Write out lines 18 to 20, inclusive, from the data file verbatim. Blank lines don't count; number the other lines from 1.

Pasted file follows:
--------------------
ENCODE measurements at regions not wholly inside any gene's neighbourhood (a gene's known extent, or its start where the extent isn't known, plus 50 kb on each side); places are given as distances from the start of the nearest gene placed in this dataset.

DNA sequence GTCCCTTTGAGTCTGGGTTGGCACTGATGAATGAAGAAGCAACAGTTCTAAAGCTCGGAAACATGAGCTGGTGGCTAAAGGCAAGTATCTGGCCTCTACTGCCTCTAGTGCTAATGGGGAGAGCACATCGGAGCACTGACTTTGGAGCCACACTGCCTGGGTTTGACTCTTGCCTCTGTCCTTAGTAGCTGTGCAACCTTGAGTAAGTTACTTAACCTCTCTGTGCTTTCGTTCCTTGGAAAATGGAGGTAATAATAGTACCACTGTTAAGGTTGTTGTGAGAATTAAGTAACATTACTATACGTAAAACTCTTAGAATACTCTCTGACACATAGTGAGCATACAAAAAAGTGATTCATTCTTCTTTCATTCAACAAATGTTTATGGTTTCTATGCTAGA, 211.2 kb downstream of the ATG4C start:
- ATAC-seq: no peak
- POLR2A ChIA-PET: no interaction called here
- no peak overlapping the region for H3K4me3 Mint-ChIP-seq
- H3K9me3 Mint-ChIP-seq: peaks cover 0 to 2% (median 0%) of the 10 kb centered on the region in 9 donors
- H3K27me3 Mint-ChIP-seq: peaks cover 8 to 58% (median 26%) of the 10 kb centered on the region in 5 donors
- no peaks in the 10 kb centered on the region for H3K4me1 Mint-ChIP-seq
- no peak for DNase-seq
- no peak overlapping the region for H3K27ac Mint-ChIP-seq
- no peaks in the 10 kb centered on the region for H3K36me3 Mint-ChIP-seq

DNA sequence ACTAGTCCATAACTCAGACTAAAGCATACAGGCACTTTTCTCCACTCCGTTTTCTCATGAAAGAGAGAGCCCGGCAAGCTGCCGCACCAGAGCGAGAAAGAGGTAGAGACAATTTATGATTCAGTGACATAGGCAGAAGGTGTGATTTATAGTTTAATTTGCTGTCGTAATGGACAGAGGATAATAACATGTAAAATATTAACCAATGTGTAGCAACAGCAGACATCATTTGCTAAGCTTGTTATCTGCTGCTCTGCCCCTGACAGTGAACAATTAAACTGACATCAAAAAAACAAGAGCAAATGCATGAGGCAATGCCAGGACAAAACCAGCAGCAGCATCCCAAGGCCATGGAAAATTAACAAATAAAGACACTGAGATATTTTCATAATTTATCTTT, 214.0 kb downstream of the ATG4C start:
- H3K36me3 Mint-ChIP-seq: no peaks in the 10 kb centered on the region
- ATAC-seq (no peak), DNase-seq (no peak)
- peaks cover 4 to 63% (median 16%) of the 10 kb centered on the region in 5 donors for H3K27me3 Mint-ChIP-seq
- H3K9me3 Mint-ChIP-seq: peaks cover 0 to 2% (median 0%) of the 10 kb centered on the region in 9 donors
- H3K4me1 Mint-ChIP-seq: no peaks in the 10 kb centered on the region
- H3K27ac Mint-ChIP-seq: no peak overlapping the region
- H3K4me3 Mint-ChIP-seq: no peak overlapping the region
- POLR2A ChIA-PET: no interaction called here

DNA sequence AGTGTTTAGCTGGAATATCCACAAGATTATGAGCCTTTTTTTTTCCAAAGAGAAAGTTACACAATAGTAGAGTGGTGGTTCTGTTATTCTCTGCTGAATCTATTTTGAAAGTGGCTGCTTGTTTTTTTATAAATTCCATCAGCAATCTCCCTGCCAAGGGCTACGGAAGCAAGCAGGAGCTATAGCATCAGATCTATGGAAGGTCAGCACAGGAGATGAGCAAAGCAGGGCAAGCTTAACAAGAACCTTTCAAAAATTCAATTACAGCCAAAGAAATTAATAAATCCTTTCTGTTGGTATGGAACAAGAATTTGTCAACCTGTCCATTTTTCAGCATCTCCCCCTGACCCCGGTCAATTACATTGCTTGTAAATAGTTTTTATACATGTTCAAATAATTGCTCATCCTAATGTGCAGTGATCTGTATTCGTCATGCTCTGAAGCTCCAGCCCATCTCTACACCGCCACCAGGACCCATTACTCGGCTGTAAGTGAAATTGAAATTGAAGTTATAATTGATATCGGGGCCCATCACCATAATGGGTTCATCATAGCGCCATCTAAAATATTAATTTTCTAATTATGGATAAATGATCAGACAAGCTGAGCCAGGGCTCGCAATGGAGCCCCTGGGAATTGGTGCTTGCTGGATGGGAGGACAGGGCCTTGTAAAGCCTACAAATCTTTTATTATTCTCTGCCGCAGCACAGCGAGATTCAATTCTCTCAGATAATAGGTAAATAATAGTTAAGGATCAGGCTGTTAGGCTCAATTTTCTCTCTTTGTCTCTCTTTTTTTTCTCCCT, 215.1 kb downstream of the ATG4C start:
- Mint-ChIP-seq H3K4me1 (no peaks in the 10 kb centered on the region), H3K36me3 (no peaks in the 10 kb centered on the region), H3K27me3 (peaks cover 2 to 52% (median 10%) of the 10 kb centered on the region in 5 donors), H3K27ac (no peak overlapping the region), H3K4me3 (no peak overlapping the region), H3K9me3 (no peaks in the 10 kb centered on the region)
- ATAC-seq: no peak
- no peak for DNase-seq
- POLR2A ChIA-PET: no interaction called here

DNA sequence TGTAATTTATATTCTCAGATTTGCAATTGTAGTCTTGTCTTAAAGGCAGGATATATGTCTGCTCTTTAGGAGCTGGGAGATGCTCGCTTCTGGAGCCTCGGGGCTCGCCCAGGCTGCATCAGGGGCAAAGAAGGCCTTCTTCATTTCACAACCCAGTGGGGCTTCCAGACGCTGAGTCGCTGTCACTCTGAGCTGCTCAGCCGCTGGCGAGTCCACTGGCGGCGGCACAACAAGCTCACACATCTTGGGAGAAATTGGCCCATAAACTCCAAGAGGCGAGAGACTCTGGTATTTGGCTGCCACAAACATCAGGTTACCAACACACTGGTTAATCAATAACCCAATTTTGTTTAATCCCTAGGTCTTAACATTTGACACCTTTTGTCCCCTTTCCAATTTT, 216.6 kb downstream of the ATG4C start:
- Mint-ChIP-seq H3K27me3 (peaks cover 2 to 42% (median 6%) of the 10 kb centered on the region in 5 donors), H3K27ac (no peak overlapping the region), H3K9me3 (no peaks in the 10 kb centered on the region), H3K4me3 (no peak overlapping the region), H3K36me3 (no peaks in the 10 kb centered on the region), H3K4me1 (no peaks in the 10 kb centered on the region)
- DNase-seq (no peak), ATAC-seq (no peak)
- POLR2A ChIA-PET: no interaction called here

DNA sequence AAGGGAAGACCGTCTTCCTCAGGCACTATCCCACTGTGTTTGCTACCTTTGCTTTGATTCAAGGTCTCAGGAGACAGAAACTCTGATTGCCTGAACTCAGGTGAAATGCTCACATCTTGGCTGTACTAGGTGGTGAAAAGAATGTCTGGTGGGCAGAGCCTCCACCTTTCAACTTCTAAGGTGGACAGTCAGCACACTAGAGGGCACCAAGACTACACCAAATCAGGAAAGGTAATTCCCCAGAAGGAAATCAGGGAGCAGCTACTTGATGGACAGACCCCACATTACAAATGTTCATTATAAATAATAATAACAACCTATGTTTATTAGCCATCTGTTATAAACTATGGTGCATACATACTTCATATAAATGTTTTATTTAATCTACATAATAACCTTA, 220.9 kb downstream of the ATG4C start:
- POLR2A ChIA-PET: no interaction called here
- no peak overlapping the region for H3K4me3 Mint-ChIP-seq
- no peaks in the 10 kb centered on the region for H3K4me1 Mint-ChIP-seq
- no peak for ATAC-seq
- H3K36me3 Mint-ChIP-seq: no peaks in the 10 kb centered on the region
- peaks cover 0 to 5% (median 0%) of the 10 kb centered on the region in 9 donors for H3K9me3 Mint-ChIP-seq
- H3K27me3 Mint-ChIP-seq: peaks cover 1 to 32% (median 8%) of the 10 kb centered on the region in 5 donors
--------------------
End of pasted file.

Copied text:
- H3K27ac Mint-ChIP-seq: no peak overlapping the region
- H3K4me3 Mint-ChIP-seq: no peak overlapping the region
- POLR2A ChIA-PET: no interaction called here